Excision (2012)

I spent most of my youth pretty far outside the mainstream but I was by no means the strangest kid I knew. I was into theatre and I played a lot of Magic: The Gathering but I was still fairly grounded in reality.

In high school I was in a production of Fiddler on the Roof (presumably aimed at the huge Jewish demographic in my 99% Christian town) and one of my fellow cast members got it in his head that I was somehow making fun of him. I probably was, but at 5′ 4” and 110 pounds I’m pretty sure I wasn’t much of a bully. This guy was seriously into acting so maybe by landing the key role of Rabbi’s Son #1 I was encroaching on his territory. His natural response, I later learned, was to wait for me to come off stage after my big, four bar solo WITH A LEAD PIPE IN HIS HAND. He never went through with it (possibly he opted to kill Ms. Scarlet with the candlestick instead) but the lesson here is clear: do not fuck with the weird kids.

Oh dear.

The story: Pauline might be described as a weird kid. The pimple-faced high school senior has her heart set on a career as a surgeon, though she doesn’t quite see the correlation between doing her homework and getting accepted into med school. We meet her just as her sexual awakening begins to play out in a series of blood-soaked dreams that make The Human Centipede look like a group hug. I don’t know about you, but my wet dreams involved more dry humping and less licking decapitated corpses. Is this just a hormone-induced phase, or do Pauline’s macabre fantasies indicate a more profound disturbance? Probably best to keep her away from the drama club, just to be safe.

Growing up is challenging and whatever you guys are going through right now is totally normal. Except for you, Pauline. You see me after class.

Biggest letdown: AnnaLynne McCord, whose name I feel must be missing some punctuation, plays Pauline. This is her. As much as I’m intrigued by her Seussian smirk and skulking physicality, and as committed as she is to the role, it’s impossible to forget that she is not, in fact, a scrawny, sallow-skinned outcast. I fully admire the lengths the makeup department goes to so both downtrodden loner Pauline and her gruesome sex goddess alter ego can be played by the same woman, but this is a case where double casting would have been a better option. The neutral mask she tries to maintain clearly takes its toll as well. Though she does her best to remain knowingly sardonic, she seems constantly on the verge of reverting back to her soapy 90210 roots.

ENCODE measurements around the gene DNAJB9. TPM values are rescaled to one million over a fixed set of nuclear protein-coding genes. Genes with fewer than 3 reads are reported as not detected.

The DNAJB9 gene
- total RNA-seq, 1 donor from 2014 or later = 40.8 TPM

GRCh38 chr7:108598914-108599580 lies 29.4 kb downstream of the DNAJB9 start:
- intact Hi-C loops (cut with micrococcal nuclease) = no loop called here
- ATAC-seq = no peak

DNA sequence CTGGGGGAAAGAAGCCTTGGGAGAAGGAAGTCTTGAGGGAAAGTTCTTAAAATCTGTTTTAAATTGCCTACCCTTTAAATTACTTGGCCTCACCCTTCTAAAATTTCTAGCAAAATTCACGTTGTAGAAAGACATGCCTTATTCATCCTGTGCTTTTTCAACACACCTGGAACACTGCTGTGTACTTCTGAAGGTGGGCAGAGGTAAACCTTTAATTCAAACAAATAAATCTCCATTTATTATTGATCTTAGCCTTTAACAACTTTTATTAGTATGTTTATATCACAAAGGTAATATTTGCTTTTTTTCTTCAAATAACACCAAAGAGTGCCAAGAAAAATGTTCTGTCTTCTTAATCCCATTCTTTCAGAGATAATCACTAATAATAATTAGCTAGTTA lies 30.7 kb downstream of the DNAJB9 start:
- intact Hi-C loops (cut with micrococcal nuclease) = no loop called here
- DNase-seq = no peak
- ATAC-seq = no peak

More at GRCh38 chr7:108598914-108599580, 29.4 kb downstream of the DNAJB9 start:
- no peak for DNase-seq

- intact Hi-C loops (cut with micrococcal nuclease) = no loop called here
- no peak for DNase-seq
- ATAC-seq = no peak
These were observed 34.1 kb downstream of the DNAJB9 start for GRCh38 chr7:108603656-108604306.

I’m never going back to West Beverly.

Why you should watch: I loved this movie. It’s far from the best horror movie I’ve ever seen. In fact I’m not even sure I’d call it horror. Trying to classify it is difficult, which is part of its repugnant charm. It’s definitely unsettling at times, but it’s also sad and funny and even touching when it wants to be. It has elements of a coming-of-age comedy, a family drama, and a psychological thriller all mixed together in unexpected proportions. There were at least two points where I had to reset my opinion of the movie because it suddenly deviated so completely from the path I was sure it was taking. That’s rare for genre films, for films in general really. Plus you get to see that twat J.D. McCoy from Friday Night Lights get seriously fucked with. YOU WILL NEVER HAVE AS MUCH HEART AS MATT SARACEN, J.D.

And there’s this.

Memorable Moment: In an attempt to normalize Pauline, her mom (played by Traci Lords, which apparently I found worth pointing out) makes her attend a cotillion class. The only problem is, those classes are for much younger kids, so her efforts backfire. Pauline, feeling bored and mischievous, vents her loathing on some of the unsuspecting kids with wickedly amusing results. My favorite is the nerdy girl sitting alone who confides that boys only talk to her when they need help with their homework. Pauline gently removes the introverted girl’s thick glasses and smiles at her with kind understanding. But instead of giving her an “it gets better” speech, Pauline asks if she’s ever considered plastic surgery.

It gets…weirder.

For the record, I fully support obsolete, offensively elitist customs like cotillions. I think they deserve a comeback. There could even be a version for boys: a brotillion! This is how you make America great again.

Choice quote: “Let’s not forget to sanitize that. It is my favorite thermometer.”

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5 Responses to “Excision (2012)”

  1. robertsoup Says:

    That trailer is pretty amazing.

  2. […] Excision – Kids these days and their blood-soaked sex dreams. At least they’re not huffing paint. […]

  3. Quality articles is the secret to interest the people
    to go to see the web page, that’s what this web page is providing.

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